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Undertrial numbers are highlighted by President Droupadi Murmu, who asks why there is a need for further prisons

Droupadi Murmu with Chief Justice of India Justice D Y Chandrachud during the celebrations of Constitution Day in New Delhi. PTI

On Saturday, President Droupadi Murmu called on the government and the judiciary to find solutions to the issue of undertrials incarcerated.

I have heard that new prisons will be built in the near future due to overcrowding in prisons. It is not clear why we need to build new jails if we are moving towards progress as a society. According to the President, we should close existing ones.

In his address at the valedictory session of the Law Day celebrations organized by the Supreme Court, Murmu stated, “I am leaving this issue to the judges here and to the Law Minister. There is nothing more I can say. Please accept my apologies for what I have said, and for what I did not say.”

In addition to expressing her pride at the fact that 15 of the 389 members of the Constituent Assembly were women, Murmu added: “When some of the leading nations in the West are still debating women’s rights, Indian women were involved in framing the Constitution.”

The law minister, Kiren Rijiju, stated that the government is committed to the appointment of judges from diverse backgrounds. According to him, the Government of India is committed to ensuring social diversity when it comes to the appointment of judges and has requested the Chief Justices of high courts to do the same when submitting proposals for the appointment of judges.

According to Rijiju, the judiciary has much more to do in regard to representation.

The representation of women as judges has increased over the last seven decades of India’s journey as an independent nation. However, there is a long way to go in order to meet the needs of providing diversity in higher judiciary, as well as meeting the expectations of a wide cross-section of society,” he stated.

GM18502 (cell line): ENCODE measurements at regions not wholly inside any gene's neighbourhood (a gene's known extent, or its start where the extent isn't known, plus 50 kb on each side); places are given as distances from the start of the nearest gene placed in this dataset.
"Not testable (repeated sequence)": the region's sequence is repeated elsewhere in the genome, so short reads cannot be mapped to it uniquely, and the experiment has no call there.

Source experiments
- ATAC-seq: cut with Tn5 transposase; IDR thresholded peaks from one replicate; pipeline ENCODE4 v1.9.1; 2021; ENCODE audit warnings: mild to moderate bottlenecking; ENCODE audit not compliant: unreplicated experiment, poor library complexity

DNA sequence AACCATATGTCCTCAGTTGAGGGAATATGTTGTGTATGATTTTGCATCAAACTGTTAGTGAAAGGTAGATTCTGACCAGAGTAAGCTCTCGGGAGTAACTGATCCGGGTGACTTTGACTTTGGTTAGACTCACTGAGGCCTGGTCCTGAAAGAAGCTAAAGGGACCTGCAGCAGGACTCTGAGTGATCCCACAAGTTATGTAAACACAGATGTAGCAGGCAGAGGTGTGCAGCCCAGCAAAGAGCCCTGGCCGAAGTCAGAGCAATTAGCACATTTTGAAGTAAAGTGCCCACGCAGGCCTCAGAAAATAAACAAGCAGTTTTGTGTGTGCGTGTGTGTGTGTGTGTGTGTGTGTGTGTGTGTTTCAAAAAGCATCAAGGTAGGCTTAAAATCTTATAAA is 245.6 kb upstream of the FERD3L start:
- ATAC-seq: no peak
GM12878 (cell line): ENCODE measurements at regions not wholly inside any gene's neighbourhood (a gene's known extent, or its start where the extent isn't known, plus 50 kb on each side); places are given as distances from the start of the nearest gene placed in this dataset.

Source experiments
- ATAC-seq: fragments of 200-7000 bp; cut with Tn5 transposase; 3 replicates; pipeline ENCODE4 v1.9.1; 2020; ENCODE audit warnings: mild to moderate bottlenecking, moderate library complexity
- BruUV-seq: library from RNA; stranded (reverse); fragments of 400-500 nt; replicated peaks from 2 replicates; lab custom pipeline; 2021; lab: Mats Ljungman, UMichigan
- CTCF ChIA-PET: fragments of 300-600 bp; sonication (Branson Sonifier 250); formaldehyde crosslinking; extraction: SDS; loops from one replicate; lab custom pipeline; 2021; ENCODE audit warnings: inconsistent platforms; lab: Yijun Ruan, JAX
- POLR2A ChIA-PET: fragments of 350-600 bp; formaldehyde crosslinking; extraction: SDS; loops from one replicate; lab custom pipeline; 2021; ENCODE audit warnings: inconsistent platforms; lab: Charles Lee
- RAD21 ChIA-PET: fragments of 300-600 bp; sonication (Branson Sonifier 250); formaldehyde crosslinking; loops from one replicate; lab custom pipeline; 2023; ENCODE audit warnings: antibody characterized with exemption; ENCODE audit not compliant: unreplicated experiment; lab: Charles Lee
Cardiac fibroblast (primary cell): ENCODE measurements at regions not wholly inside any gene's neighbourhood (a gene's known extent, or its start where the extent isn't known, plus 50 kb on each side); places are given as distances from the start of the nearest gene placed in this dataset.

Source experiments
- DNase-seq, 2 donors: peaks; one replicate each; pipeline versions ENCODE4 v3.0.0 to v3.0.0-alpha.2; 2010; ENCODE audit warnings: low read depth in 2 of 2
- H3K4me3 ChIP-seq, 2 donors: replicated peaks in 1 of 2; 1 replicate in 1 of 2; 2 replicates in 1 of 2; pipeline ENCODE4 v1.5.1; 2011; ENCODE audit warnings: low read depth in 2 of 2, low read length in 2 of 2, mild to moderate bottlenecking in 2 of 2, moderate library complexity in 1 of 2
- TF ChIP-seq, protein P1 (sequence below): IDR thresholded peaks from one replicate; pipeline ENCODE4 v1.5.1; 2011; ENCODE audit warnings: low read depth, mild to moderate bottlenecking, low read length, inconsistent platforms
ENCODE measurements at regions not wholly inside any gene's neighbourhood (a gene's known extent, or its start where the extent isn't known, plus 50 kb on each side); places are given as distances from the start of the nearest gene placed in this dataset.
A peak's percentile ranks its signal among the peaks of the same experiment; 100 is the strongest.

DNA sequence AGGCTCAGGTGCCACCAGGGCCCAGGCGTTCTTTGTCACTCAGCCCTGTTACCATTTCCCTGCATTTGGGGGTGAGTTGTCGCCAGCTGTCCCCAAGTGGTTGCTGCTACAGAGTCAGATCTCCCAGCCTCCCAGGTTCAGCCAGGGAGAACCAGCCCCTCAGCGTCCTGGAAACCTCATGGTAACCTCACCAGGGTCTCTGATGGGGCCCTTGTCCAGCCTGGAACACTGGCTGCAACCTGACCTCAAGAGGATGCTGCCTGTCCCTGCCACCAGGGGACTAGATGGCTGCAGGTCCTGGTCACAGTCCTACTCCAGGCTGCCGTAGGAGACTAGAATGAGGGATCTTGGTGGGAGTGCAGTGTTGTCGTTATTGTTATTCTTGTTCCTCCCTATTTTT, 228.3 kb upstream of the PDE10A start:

During his remarks at the event, Chief Justice D Y Chandrachud stressed that the Constitution is uniquely Indian even in its operation, despite some of its provisions being derived from other constitutions around the world. In his remarks, he noted that there is no better time to recall that India is one of the few nations in which its citizens wrote its Constitution. As opposed to many other countries when they gained independence from the British, we drafted our own constitution.”

It is the lawyer who opens the brief with “My Lord” which is the only remnant of colonial times in the courtroom. Afterwards, he delivered a truly Indian style of advocacy, largely in Hindi, interspersed with a few English words and some Latin phrases.

According to CJI Chandrachud, the Constitution accounts for India’s rich human tapestry because it emphasises unity within diversity. It is important to note that the Constitution does not force its citizens to choose between their rights and their culture. As it moves towards a democratic society, it considers cultural, social, and religious factors.”

He noted that the principle of accommodation is different from compromise, which involves concessions. According to the CJI, this ideal is similar to what legal scholar Granville Austin would have called the “principle of accommodation.”.

In addition, CJI Chandrachud confirmed that the Supreme Court would soon conduct an audit of its facilities in order to ensure that they are accessible to persons with disabilities.

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